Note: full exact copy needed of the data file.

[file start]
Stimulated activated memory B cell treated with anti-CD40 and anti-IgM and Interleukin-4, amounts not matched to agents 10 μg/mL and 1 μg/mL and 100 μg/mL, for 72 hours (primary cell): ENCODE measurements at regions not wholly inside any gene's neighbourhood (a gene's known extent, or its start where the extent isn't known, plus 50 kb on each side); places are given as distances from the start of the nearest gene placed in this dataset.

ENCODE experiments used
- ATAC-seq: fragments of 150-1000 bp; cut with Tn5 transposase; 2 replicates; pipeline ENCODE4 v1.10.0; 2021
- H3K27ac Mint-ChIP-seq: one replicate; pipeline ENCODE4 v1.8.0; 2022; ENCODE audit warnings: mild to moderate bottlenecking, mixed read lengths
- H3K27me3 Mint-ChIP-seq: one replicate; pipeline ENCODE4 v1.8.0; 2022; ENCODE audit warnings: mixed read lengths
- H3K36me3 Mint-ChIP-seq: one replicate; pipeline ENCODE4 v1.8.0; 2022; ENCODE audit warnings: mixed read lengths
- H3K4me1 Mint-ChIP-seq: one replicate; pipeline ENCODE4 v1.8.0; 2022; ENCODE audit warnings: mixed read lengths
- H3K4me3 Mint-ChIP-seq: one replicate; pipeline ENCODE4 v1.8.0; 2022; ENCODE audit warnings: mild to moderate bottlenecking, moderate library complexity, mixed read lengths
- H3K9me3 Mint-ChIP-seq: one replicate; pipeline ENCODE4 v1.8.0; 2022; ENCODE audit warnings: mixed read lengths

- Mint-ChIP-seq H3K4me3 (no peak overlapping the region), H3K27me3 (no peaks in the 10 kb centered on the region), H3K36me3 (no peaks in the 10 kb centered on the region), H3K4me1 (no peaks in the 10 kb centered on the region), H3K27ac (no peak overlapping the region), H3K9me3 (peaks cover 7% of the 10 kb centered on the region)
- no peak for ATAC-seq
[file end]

Stimulated activated memory B cell treated with anti-CD40 and anti-IgM and Interleukin-4, amounts not matched to agents 10 μg/mL and 1 μg/mL and 100 μg/mL, for 72 hours (primary cell): ENCODE measurements at regions not wholly inside any gene's neighbourhood (a gene's known extent, or its start where the extent isn't known, plus 50 kb on each side); places are given as distances from the start of the nearest gene placed in this dataset.

ENCODE experiments used
- ATAC-seq: fragments of 150-1000 bp; cut with Tn5 transposase; 2 replicates; pipeline ENCODE4 v1.10.0; 2021
- H3K27ac Mint-ChIP-seq: one replicate; pipeline ENCODE4 v1.8.0; 2022; ENCODE audit warnings: mild to moderate bottlenecking, mixed read lengths
- H3K27me3 Mint-ChIP-seq: one replicate; pipeline ENCODE4 v1.8.0; 2022; ENCODE audit warnings: mixed read lengths
- H3K36me3 Mint-ChIP-seq: one replicate; pipeline ENCODE4 v1.8.0; 2022; ENCODE audit warnings: mixed read lengths
- H3K4me1 Mint-ChIP-seq: one replicate; pipeline ENCODE4 v1.8.0; 2022; ENCODE audit warnings: mixed read lengths
- H3K4me3 Mint-ChIP-seq: one replicate; pipeline ENCODE4 v1.8.0; 2022; ENCODE audit warnings: mild to moderate bottlenecking, moderate library complexity, mixed read lengths
- H3K9me3 Mint-ChIP-seq: one replicate; pipeline ENCODE4 v1.8.0; 2022; ENCODE audit warnings: mixed read lengths

- Mint-ChIP-seq H3K4me3 (no peak overlapping the region), H3K27me3 (no peaks in the 10 kb centered on the region), H3K36me3 (no peaks in the 10 kb centered on the region), H3K4me1 (no peaks in the 10 kb centered on the region), H3K27ac (no peak overlapping the region), H3K9me3 (peaks cover 7% of the 10 kb centered on the region)
- no peak for ATAC-seq